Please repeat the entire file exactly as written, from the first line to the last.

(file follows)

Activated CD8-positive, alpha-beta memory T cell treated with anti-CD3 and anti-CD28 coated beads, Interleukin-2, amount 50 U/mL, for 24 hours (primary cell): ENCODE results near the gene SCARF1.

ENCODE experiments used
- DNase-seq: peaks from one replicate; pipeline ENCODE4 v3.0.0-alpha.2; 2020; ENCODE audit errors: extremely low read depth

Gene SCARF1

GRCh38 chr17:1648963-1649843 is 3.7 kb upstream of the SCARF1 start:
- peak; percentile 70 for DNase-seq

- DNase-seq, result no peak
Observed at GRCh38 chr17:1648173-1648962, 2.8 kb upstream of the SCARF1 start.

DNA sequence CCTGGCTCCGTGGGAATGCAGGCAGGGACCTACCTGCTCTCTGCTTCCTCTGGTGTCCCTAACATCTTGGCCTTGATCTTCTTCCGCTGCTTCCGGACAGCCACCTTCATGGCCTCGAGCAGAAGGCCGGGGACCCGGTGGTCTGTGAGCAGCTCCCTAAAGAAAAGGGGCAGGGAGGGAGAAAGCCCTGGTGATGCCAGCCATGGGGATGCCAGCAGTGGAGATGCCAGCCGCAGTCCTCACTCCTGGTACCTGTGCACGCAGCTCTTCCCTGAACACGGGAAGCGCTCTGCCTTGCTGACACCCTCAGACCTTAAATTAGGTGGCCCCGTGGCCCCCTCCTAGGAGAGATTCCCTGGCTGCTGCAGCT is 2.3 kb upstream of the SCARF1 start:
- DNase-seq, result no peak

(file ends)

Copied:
Activated CD8-positive, alpha-beta memory T cell treated with anti-CD3 and anti-CD28 coated beads, Interleukin-2, amount 50 U/mL, for 24 hours (primary cell): ENCODE results near the gene SCARF1.

ENCODE experiments used
- DNase-seq: peaks from one replicate; pipeline ENCODE4 v3.0.0-alpha.2; 2020; ENCODE audit errors: extremely low read depth

Gene SCARF1

GRCh38 chr17:1648963-1649843 is 3.7 kb upstream of the SCARF1 start:
- peak; percentile 70 for DNase-seq

- DNase-seq, result no peak
Observed at GRCh38 chr17:1648173-1648962, 2.8 kb upstream of the SCARF1 start.

DNA sequence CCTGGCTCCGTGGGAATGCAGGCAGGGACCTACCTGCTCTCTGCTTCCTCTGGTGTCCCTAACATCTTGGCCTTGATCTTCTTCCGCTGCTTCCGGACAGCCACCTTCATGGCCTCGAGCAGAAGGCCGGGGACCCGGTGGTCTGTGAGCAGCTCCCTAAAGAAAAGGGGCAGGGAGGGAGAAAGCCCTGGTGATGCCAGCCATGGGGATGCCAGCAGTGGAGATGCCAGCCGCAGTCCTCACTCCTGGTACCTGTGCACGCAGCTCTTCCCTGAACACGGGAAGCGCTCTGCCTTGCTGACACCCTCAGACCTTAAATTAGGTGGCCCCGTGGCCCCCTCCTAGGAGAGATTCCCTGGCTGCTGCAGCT is 2.3 kb upstream of the SCARF1 start:
- DNase-seq, result no peak